B. Figure out which bank to use. Immigration seems to prefer the 5 major Canadian banks to credit unions, so probably stick to them. And you may want to go to a bank where you already have accounts, since they know you already. There’s a TD branch on Parliament Street in downtown Toronto that has done dozens of these accounts for Northern Lights-related applications, for example.
C. Call the bank and set up an appointment. When you do call, indicate that you are coming to set up a ‘non-business trust account for the purposes of immigration’ and would prefer to meet with someone from the bank who has set up one of these accounts before. And let them know you will only need about an hour of their time to do this: 45 minutes if they have done it before.
D. Get ready for the appointment. You’ll need a copy of your driver’s license and passport to set up the account. And if you have any debit cards or accounts with the bank already, bring them to make it easier for the bank to find them in their system. Also bring out a print out (or just write down) how the ‘principal applicant’ of the refugees you’re sponsoring has their name spelled on their UNHCR identification. This may come in useful as well.
E. Have examples ready: It’s often good to bring sample paperwork from other trust accounts that have been set up for the same purpose of private sponsorship. The best examples are those created at the same major bank, which will go a long wait he helping your banker know what’s required. Let us know if you need any and we’ll provide a copy.
Step five: Go to the bank
This is kind of a continuation of the last step, so here goes...
F. Go to the appointment. Don’t worry about the lineup for the bank machine! Just tell the security dude or bank employee who you’re there to see, and see them.
G. State your purpose and let the banking staff helping you that your goal is to set up a ‘non-business trust account for the purposes of immigration.’ If this is new for them, you may have to explain how private sponsorship works. Let them know that this is money that will be held until the refugees arrive, at which point it will be transferred to them, in instalments, to live on during their first year. Note that the account should be savings, not chequing, since chequing accounts usually have a monthly fee.
H. Get ready for a surprise. Some bank employees, especially those at branches outside of downtown Toronto, are not familiar with private sponsorship or what the bank needs to do. So you may have to talk them through it, using the sample paperwork from step #9 as your guide. Also, things change – as of May 2021, the Royal Bank of Canada, for example, put in a new policy that they would only create business trust accounts for immigration. At TD, however, it’s still non-business accounts. And some branches appear to make up their own rules.
To save yourself misery, show the person setting up your account the guide from RSTP describing what needs to be on the final bank letter. While you don't need the lee letter now, you need assurance that the bank will be able to produce the letter in the future, so you're not wasting all your time and energy.
I. Confirm the details. The bank should take the details of both sponsors, since they’re the two signatories on the account, along with their home address and other identifying information. And if you’re lucky, the bank will also make note of the refugee’s name (as spelled on their UNHCR card). But that’s just for the ‘notes’ on the account. The actual two account holders are the sponsors. Once the papers are printed up, check to make sure everyone’s names are spelled correctly.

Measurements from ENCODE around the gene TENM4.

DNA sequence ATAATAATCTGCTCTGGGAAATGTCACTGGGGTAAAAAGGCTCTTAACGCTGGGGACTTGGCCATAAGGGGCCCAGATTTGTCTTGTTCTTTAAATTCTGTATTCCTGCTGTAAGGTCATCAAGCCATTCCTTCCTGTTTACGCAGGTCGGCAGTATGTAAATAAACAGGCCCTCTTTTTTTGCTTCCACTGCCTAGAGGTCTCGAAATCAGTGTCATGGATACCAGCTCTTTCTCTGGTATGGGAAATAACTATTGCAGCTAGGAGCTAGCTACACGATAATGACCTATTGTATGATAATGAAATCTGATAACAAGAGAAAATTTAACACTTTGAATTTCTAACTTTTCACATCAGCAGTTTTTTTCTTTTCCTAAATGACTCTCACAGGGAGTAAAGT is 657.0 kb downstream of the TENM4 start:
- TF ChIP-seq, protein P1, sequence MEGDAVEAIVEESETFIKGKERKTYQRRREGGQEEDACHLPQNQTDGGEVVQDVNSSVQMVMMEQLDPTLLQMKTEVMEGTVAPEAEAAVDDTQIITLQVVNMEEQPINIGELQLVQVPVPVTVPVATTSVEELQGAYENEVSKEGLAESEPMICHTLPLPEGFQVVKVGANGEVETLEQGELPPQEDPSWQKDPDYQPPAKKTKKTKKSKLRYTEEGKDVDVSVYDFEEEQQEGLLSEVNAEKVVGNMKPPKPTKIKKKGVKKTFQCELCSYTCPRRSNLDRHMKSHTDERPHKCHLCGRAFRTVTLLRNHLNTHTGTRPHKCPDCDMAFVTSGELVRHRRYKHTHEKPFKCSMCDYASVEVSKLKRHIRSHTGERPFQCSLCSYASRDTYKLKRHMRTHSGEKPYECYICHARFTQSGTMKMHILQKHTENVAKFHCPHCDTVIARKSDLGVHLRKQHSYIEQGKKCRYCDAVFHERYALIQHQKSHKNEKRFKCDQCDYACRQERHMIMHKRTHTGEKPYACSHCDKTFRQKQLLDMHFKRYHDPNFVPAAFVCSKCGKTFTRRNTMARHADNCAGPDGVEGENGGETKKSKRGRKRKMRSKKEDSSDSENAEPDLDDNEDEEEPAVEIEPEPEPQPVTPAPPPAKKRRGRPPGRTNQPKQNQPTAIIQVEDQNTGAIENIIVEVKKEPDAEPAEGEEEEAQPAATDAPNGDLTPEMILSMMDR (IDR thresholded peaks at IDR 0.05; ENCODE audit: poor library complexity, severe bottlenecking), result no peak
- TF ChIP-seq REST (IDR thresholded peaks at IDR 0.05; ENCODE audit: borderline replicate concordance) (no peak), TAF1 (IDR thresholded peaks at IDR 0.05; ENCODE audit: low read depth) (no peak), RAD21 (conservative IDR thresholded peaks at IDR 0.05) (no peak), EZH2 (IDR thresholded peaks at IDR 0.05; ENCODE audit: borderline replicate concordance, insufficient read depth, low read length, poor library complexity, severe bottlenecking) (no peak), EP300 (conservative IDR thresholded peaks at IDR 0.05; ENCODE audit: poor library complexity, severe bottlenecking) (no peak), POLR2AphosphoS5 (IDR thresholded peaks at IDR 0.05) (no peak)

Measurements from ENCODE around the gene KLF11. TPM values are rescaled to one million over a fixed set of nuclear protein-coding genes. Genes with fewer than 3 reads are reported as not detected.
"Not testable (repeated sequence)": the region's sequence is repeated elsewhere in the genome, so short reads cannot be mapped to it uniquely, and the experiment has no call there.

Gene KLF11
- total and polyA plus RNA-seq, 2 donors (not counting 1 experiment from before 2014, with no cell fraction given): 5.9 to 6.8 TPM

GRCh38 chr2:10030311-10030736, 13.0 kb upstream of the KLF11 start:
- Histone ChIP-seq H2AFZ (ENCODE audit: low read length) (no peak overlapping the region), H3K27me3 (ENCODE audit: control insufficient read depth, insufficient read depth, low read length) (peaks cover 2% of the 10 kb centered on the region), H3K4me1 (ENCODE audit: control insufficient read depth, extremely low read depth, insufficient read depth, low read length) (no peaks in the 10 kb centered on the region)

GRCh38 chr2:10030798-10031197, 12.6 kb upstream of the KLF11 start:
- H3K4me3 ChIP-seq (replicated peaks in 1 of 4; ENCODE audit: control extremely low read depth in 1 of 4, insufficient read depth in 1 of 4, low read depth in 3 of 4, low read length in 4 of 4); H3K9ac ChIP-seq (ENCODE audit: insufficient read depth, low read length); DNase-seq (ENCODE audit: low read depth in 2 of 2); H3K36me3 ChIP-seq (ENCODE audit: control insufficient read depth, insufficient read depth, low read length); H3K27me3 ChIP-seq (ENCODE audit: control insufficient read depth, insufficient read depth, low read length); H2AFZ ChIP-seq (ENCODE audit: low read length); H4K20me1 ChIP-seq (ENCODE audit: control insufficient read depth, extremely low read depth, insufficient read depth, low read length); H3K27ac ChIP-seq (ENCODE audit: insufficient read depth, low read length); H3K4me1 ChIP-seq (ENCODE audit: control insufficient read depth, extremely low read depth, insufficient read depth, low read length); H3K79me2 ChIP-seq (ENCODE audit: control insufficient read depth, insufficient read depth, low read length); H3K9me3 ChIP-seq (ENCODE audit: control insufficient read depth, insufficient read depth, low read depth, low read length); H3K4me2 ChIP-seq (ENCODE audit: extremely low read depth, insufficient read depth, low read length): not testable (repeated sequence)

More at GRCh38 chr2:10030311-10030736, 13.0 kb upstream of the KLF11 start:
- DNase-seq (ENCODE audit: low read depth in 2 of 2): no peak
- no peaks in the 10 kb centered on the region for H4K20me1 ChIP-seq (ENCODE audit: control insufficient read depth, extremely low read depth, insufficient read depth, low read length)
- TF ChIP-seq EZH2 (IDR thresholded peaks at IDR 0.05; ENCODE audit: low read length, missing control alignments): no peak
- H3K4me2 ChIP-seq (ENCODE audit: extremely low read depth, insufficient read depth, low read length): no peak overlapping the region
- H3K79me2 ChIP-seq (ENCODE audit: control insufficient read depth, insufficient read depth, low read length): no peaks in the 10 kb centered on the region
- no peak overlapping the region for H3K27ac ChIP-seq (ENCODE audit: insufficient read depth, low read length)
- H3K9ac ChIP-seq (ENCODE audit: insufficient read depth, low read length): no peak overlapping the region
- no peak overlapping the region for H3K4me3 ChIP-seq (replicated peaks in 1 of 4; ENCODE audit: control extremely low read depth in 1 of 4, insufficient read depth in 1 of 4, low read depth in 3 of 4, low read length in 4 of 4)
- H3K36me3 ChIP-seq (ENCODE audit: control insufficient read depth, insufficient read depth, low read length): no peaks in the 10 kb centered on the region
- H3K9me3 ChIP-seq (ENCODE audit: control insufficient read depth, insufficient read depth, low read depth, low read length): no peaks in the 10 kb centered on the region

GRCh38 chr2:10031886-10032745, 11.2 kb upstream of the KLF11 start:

J. Ask the bank to set up the account so you can see money going into it. That’s because you want to be aware of whether the wire transfers worked or not, and have an idea when all the funding is done, so you can finish that part of the application.
K. Do not put any money in this account. Sometimes the account holders think they should put a bit of money in the account, to cover bank or future wire transfer fees. That’s not a good idea. Even if a sponsor donates a single dollar to the application, he or she needs to provide a burdensome bunch of extra documents, including a signed financial profile, a notice of assessment, and various forms of proof of income. It’s a headache equivalent to filing your taxes. So no, don’t put any money in the account, unless it’s from another donor. And if the account does charge monthly fees, tell the bank manager that you need these fees to not be required.
L. Ask to keep the account separate from your own. Once money is put in the trust account, it really shouldn’t be taken out again, since it raises red flags with Canadian Immigration. And thanks to online banking, it’s very easy to screw up and withdraw or deposit money into the trust account, which may appear alongside all your own personal accounts, with nothing to indicate its unique purpose. So ask the bank to help you avoid making this mistake – for example, by putting a block on withdrawals from the account, or to require a separate login to view the account online.
M. Ask for a wire transfer form. You should leave the bank with a wire transfer form, which states the branch transit number, institute number and account number. And since you’re likely to be receiving money from outside of Canada, it should also list the Swift code. You may also want to write down the two names of the account holders, in case the person sending the money needs to indicate that for his or her own wire transfer form.
N. Ask for a business card. You’re going to need to contact the bank employee who set up the account later on, when it’s time to generate the bank documents needed for the application (see step 9). So take his or her bank card now, and say you’ll be in contact soon to arrange for these documents once the fundraising is done.
And you’re done! Bank appointment now over! But note: you’ll have to return to the bank once all the money is in the account, to get a bank letter and all the account statements. So the banking is just over… for now.
And note: the process described above may vary widely according to the bank and bank branch you visit. Each one seems to do things slightly differently. Here's what one sponsor shares: